Health officials in Texas have reported a case of the Zika virus being transmitted through sexual contact, and not a mosquito bite. The infected person is said to have acquired it from someone who traveled to Venezuela.
Local health officials in Dallas on Tuesday reported a case of the Zika virus being sexually transmitted, heightening fears of the spread of the mosquito-born virus.
It comes a day after the World Health Organization declared Zika an international public health emergency.
"The patient was infected with the virus after having sexual contact with an ill individual who returned from a country where Zika virus was present," a statement from Dallas County Health and Human Services said. It later said on Twitter the country was Venezuela.
The county said it had received confirmation of the case from the US Centers for Disease Control and Prevention (CDC). A CDC spokesman confirmed the results for a Zika infection but said local officials investigated the mode of transmission.
Authorities said there were no reports of the virus being locally transmitted by mosquitoes.
Sexual transmission not proven
Only one possible person-to-person case of sexual transmission has been reported internationally. But health officials have said more evidence is needed to confirm whether Zika can be transmitted through sexual contact.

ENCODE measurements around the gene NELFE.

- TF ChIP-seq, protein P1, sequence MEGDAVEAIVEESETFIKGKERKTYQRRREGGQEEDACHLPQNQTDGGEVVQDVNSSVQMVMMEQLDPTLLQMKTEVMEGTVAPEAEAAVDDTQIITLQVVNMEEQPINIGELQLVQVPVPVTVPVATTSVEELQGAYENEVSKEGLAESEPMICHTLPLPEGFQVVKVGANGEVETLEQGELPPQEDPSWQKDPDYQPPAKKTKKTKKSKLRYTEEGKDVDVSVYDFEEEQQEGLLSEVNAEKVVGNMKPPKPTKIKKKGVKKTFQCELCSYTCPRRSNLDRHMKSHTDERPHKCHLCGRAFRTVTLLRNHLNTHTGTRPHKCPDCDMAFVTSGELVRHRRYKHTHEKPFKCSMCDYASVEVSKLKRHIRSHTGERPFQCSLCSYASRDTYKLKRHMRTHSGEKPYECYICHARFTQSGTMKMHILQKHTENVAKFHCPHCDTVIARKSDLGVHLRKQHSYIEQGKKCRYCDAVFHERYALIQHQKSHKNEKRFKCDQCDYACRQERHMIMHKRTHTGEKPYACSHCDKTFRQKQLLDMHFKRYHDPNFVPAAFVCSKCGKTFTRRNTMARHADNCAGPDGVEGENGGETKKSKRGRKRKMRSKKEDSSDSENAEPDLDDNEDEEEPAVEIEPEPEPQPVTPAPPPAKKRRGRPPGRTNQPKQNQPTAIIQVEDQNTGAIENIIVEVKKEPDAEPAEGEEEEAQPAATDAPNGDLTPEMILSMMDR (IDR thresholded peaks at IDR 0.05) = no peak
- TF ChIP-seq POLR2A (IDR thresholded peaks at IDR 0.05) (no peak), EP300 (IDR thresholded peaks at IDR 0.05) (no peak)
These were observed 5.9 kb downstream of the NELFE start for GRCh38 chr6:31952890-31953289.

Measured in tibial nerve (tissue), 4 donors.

The WHO has said the virusis spreading rapidly in the Americas and could infect 4 million people. A global response unit has been launched to fight the virus.
Caution urged for women
The virus has been linked to microcephaly, in which babies have abnormally small heads and improperly developed brains.
Researchers believe that if a pregnant woman is bitten by an infected mosquito, particularly in the first trimester, she faces a higher risk of having a child with birth defects.
The virus has now spread to 26 countries and territories including Brazil, which is the country hardest hit, with 3,700 suspected cases of microcephaly that may be linked to Zika. Brazilian authorities have vowed to proceed with the 2016 Olympics despite the health scare.
Ireland reports first cases
The first Irish cases of the virus were detected in two people with a history of traveling to an affected country, the country's Health Service Executive said on Tuesday.
The two individuals are unrelated and neither is at risk due to pregnancy. They've been described as currently well and fully recovered.
Meanwhile, Nicaragua confirmed its first two cases in pregnant women on Tuesday and Chile reported its first case of the virus.
The race is on to find a vaccine to prevent the virus taking hold. There is no treatment or vaccine for Zika, which is in the same family of viruses as dengue fever. However, Germany has developed the first test for Zika.
mm/jr (AFP, AP, Reuters)